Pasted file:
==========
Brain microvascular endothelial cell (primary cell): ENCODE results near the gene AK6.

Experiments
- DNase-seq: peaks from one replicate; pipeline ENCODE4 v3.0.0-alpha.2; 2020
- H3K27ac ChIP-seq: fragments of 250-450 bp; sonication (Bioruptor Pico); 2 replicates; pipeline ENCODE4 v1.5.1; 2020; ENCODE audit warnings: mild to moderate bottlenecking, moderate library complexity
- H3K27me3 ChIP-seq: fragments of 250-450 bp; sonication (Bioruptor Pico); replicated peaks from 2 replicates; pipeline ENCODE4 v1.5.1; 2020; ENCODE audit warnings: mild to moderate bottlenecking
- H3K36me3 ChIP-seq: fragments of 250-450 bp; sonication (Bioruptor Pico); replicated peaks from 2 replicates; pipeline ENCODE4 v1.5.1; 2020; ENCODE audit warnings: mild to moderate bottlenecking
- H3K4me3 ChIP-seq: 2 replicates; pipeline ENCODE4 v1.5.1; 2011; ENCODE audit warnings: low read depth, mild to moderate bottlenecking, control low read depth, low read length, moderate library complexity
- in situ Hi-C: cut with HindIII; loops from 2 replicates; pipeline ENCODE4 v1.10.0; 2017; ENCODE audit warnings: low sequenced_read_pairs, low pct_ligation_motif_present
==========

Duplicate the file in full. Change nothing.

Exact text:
Brain microvascular endothelial cell (primary cell): ENCODE results near the gene AK6.

Experiments
- DNase-seq: peaks from one replicate; pipeline ENCODE4 v3.0.0-alpha.2; 2020
- H3K27ac ChIP-seq: fragments of 250-450 bp; sonication (Bioruptor Pico); 2 replicates; pipeline ENCODE4 v1.5.1; 2020; ENCODE audit warnings: mild to moderate bottlenecking, moderate library complexity
- H3K27me3 ChIP-seq: fragments of 250-450 bp; sonication (Bioruptor Pico); replicated peaks from 2 replicates; pipeline ENCODE4 v1.5.1; 2020; ENCODE audit warnings: mild to moderate bottlenecking
- H3K36me3 ChIP-seq: fragments of 250-450 bp; sonication (Bioruptor Pico); replicated peaks from 2 replicates; pipeline ENCODE4 v1.5.1; 2020; ENCODE audit warnings: mild to moderate bottlenecking
- H3K4me3 ChIP-seq: 2 replicates; pipeline ENCODE4 v1.5.1; 2011; ENCODE audit warnings: low read depth, mild to moderate bottlenecking, control low read depth, low read length, moderate library complexity
- in situ Hi-C: cut with HindIII; loops from 2 replicates; pipeline ENCODE4 v1.10.0; 2017; ENCODE audit warnings: low sequenced_read_pairs, low pct_ligation_motif_present